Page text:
This is the first in a series of small bitesize bits on interesting cars found at the National Motor Museum at Beaulieu (10 internet points for correct pronunciation). All photos were taken by me and my potato unless otherwise referenced. Now we have that out of the way, sit back and relax children it’s story time.
In 1935 the driving test was first instated in the UK to curb the rising rate of accidents on the road as the motor car became more popular. The general feeling at the time was that in order to make drivers safer on British roads, you need to educate them at the earliest possible age. It was all well and good teaching kids about road safety in school but how could you ensure they can put it into practice? By giving them a small car to drive, That’s how! This is where the ATCO Trainer comes in.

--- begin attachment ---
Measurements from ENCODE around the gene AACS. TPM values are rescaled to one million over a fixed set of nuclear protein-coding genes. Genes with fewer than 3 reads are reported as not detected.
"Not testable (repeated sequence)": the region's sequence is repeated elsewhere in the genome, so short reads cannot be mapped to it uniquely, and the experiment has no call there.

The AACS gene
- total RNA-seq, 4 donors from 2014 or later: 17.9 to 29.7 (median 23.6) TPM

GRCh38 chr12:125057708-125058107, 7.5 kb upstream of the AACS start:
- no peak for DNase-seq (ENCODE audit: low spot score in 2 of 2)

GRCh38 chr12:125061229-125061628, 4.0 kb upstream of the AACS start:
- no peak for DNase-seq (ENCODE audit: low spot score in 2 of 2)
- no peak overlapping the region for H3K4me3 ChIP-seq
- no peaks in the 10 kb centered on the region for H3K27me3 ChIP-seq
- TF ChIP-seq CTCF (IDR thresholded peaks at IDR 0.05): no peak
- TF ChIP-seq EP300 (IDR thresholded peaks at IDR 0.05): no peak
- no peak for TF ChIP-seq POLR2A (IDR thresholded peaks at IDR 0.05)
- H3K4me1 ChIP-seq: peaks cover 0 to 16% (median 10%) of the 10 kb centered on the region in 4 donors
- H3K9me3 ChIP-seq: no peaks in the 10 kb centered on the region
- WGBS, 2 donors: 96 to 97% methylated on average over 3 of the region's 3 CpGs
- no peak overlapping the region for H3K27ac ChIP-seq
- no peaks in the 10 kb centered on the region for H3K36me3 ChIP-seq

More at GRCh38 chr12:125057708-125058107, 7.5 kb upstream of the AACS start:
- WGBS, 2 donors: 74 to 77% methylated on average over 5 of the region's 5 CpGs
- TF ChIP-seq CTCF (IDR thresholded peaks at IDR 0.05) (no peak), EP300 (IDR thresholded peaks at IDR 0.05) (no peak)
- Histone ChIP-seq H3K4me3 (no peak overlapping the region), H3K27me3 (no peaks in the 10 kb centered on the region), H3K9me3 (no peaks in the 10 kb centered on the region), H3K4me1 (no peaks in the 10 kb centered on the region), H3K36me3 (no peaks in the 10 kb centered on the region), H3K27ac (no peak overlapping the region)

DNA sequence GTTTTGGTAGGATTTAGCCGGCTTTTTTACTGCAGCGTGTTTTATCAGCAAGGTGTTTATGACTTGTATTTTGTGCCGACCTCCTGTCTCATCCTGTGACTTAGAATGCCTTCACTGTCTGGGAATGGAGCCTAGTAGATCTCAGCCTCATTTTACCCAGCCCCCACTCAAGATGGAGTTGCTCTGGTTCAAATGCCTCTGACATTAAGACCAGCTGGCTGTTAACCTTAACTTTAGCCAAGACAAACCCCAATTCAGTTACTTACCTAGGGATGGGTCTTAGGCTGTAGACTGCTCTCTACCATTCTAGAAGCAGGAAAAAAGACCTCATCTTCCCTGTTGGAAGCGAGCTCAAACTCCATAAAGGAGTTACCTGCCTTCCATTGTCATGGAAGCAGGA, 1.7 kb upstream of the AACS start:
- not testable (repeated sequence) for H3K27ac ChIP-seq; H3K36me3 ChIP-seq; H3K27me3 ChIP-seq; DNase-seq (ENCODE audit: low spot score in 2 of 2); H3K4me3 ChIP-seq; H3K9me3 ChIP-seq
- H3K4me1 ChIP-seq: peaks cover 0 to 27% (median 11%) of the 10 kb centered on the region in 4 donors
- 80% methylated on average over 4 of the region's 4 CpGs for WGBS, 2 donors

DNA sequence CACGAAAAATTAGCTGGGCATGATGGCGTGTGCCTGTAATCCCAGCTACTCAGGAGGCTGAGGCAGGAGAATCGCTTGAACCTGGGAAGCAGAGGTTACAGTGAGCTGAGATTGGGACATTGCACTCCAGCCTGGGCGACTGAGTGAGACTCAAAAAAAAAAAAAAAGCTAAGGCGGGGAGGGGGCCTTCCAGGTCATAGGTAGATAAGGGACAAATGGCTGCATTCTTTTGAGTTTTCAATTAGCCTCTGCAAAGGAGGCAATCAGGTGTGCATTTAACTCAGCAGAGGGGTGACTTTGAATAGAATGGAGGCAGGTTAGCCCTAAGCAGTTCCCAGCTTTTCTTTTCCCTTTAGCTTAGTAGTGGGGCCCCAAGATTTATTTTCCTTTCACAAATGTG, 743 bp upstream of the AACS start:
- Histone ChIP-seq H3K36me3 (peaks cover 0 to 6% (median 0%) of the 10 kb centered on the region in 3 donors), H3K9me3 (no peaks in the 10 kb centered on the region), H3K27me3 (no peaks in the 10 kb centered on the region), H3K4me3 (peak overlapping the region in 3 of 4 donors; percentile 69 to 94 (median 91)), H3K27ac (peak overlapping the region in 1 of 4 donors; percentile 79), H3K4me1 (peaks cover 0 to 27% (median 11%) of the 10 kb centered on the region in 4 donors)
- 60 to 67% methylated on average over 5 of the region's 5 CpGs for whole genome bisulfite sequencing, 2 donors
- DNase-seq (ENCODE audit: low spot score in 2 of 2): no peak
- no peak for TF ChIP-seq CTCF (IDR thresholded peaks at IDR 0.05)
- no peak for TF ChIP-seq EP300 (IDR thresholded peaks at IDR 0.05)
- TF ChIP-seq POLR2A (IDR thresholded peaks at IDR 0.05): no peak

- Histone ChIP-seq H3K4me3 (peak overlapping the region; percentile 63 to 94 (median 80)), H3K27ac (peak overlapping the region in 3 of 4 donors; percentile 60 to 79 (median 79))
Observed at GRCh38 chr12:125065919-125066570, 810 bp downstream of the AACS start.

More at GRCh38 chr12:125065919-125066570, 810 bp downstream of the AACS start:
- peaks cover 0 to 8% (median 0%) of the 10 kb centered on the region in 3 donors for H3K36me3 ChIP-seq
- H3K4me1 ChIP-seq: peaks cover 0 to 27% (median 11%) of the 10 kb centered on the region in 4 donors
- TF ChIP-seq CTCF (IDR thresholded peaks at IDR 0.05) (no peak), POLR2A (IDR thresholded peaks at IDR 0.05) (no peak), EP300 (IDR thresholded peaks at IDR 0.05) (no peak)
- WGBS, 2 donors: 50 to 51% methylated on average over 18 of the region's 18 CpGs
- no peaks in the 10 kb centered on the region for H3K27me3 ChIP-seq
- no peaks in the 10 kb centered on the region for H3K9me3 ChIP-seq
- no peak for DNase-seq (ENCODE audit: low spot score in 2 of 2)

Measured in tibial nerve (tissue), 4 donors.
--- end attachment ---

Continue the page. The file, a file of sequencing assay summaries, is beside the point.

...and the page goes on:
The ATCO trainer was manufactured by Charles H Pugh Ltd of Whitworth Works, Birmingham, none other than maker of the famous (at the time) Atco lawnmower. Powered by a 98cc Villiers 1.5hp rear mounted engine on a basic chassis with a column throttle a brake pedal and a clutch (that’s right, these kids could drive stick!) with one forward and one reverse gear it could reach up to 10mph. Intended to be used by 7-17 year olds concessions were given to local authorities to buy the trainer cheaply to use at schools for training but sadly the onset on World War Two towards the end of 1939 meant the end of Trainer production after 200 units as Charles H Pugh Ltd became a munitions manufacturer for the war effort.
Well, there you have it. If you enjoyed my extremely brief piece on the ATCO Trainer let me know, I got a few more up my sleeves.
Thank you for reading.